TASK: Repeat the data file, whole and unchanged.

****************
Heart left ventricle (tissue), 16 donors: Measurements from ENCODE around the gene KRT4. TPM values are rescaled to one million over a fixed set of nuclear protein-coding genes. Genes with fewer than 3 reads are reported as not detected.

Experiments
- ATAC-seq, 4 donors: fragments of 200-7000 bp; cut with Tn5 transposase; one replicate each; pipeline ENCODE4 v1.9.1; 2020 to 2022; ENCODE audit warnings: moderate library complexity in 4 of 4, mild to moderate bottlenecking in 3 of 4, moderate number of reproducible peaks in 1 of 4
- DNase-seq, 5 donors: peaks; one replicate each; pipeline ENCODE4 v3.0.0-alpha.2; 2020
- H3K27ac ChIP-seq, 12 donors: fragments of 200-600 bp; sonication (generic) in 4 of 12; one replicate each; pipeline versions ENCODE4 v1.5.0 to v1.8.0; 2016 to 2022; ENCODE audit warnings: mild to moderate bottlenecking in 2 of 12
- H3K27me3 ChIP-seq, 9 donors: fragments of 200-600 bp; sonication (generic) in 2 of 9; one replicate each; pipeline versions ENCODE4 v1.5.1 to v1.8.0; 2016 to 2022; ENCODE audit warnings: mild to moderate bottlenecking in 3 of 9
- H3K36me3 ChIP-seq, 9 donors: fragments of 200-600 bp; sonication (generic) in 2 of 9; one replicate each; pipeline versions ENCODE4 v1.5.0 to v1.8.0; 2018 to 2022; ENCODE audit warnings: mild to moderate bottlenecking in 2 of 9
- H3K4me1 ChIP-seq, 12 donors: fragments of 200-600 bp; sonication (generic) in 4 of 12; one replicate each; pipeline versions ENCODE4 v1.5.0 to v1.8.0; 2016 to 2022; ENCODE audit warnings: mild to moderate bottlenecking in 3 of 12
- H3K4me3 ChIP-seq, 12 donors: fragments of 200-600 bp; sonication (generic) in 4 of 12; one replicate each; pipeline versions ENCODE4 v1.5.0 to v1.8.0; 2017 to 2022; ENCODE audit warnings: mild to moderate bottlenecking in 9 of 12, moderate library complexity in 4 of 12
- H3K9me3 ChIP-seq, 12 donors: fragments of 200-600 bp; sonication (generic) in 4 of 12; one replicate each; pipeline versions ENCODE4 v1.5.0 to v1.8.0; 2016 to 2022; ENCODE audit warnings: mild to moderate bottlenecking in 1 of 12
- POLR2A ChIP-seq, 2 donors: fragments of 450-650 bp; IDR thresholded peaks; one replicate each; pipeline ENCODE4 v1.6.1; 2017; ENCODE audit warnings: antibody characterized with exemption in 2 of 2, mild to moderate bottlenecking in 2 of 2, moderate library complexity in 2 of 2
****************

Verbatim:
Heart left ventricle (tissue), 16 donors: Measurements from ENCODE around the gene KRT4. TPM values are rescaled to one million over a fixed set of nuclear protein-coding genes. Genes with fewer than 3 reads are reported as not detected.

Experiments
- ATAC-seq, 4 donors: fragments of 200-7000 bp; cut with Tn5 transposase; one replicate each; pipeline ENCODE4 v1.9.1; 2020 to 2022; ENCODE audit warnings: moderate library complexity in 4 of 4, mild to moderate bottlenecking in 3 of 4, moderate number of reproducible peaks in 1 of 4
- DNase-seq, 5 donors: peaks; one replicate each; pipeline ENCODE4 v3.0.0-alpha.2; 2020
- H3K27ac ChIP-seq, 12 donors: fragments of 200-600 bp; sonication (generic) in 4 of 12; one replicate each; pipeline versions ENCODE4 v1.5.0 to v1.8.0; 2016 to 2022; ENCODE audit warnings: mild to moderate bottlenecking in 2 of 12
- H3K27me3 ChIP-seq, 9 donors: fragments of 200-600 bp; sonication (generic) in 2 of 9; one replicate each; pipeline versions ENCODE4 v1.5.1 to v1.8.0; 2016 to 2022; ENCODE audit warnings: mild to moderate bottlenecking in 3 of 9
- H3K36me3 ChIP-seq, 9 donors: fragments of 200-600 bp; sonication (generic) in 2 of 9; one replicate each; pipeline versions ENCODE4 v1.5.0 to v1.8.0; 2018 to 2022; ENCODE audit warnings: mild to moderate bottlenecking in 2 of 9
- H3K4me1 ChIP-seq, 12 donors: fragments of 200-600 bp; sonication (generic) in 4 of 12; one replicate each; pipeline versions ENCODE4 v1.5.0 to v1.8.0; 2016 to 2022; ENCODE audit warnings: mild to moderate bottlenecking in 3 of 12
- H3K4me3 ChIP-seq, 12 donors: fragments of 200-600 bp; sonication (generic) in 4 of 12; one replicate each; pipeline versions ENCODE4 v1.5.0 to v1.8.0; 2017 to 2022; ENCODE audit warnings: mild to moderate bottlenecking in 9 of 12, moderate library complexity in 4 of 12
- H3K9me3 ChIP-seq, 12 donors: fragments of 200-600 bp; sonication (generic) in 4 of 12; one replicate each; pipeline versions ENCODE4 v1.5.0 to v1.8.0; 2016 to 2022; ENCODE audit warnings: mild to moderate bottlenecking in 1 of 12
- POLR2A ChIP-seq, 2 donors: fragments of 450-650 bp; IDR thresholded peaks; one replicate each; pipeline ENCODE4 v1.6.1; 2017; ENCODE audit warnings: antibody characterized with exemption in 2 of 2, mild to moderate bottlenecking in 2 of 2, moderate library complexity in 2 of 2